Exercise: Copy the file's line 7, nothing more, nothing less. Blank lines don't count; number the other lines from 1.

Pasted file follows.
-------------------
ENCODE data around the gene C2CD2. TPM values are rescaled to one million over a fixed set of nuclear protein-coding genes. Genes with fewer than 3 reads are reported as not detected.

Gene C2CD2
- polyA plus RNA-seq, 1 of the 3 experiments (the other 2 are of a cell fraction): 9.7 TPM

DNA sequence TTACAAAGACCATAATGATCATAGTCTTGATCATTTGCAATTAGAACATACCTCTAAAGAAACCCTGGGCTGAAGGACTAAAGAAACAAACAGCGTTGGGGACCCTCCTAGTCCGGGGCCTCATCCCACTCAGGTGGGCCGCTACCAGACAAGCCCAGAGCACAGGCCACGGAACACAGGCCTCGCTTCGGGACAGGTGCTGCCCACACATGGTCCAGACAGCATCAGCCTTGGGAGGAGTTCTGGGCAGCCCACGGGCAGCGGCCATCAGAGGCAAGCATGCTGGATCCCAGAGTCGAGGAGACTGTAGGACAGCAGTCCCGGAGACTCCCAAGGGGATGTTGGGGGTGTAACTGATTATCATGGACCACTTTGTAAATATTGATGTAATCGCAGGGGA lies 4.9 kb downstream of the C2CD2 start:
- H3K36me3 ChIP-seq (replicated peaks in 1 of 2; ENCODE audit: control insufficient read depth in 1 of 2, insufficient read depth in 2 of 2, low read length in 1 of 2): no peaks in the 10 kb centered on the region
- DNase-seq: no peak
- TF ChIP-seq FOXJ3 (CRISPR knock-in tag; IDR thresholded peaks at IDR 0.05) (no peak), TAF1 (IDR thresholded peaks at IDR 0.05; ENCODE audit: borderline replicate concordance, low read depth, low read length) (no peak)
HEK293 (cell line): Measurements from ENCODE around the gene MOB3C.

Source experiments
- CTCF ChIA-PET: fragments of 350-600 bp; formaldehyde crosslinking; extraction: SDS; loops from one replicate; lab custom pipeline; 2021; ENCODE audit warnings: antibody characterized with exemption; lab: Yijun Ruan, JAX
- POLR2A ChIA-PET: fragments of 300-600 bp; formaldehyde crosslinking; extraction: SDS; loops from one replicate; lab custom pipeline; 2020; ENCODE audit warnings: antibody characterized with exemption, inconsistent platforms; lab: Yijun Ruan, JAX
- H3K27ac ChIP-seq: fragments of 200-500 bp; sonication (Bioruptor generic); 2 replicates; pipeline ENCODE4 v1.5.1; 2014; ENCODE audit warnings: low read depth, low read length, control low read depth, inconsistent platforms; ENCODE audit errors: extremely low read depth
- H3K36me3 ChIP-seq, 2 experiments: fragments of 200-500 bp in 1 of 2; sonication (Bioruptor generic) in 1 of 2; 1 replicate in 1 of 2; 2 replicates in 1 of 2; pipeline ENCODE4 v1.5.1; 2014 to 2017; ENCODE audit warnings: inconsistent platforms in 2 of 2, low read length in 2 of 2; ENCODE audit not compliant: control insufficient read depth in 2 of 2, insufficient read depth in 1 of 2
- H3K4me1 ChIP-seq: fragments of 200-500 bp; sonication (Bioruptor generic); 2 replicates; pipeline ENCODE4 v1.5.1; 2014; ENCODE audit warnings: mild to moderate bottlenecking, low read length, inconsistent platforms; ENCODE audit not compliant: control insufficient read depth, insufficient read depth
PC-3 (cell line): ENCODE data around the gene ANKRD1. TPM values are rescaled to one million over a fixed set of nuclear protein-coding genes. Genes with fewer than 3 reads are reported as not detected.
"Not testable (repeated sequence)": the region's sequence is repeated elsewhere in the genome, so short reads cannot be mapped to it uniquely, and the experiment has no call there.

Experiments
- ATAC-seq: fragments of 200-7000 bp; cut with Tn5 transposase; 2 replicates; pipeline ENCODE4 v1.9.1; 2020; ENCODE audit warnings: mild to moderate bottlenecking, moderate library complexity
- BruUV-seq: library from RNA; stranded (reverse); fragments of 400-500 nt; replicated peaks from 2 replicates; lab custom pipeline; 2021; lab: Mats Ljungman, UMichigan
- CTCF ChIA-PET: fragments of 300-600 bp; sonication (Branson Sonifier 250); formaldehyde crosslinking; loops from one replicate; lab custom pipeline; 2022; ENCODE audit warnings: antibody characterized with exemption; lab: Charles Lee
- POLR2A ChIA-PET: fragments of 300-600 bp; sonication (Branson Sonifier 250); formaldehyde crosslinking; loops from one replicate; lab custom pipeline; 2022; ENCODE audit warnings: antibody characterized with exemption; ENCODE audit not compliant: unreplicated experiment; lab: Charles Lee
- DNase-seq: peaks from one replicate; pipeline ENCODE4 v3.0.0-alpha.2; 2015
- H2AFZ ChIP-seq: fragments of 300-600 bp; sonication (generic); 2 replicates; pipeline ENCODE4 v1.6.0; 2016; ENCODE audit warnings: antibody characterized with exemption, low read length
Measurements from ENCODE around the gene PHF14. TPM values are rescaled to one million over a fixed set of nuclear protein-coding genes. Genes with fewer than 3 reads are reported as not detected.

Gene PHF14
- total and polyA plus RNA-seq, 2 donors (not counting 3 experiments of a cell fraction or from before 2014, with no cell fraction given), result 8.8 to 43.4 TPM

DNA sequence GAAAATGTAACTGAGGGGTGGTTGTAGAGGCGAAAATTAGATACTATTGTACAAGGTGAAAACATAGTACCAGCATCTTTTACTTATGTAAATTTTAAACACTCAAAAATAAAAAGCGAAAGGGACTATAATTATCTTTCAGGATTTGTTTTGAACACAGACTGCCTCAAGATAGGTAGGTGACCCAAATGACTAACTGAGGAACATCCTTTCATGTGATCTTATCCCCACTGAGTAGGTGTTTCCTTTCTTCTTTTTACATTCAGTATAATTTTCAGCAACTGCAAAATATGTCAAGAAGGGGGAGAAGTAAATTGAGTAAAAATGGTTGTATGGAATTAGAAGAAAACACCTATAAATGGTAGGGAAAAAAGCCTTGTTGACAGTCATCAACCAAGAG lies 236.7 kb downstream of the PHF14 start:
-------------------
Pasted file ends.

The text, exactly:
- TF ChIP-seq FOXJ3 (CRISPR knock-in tag; IDR thresholded peaks at IDR 0.05) (no peak), TAF1 (IDR thresholded peaks at IDR 0.05; ENCODE audit: borderline replicate concordance, low read depth, low read length) (no peak)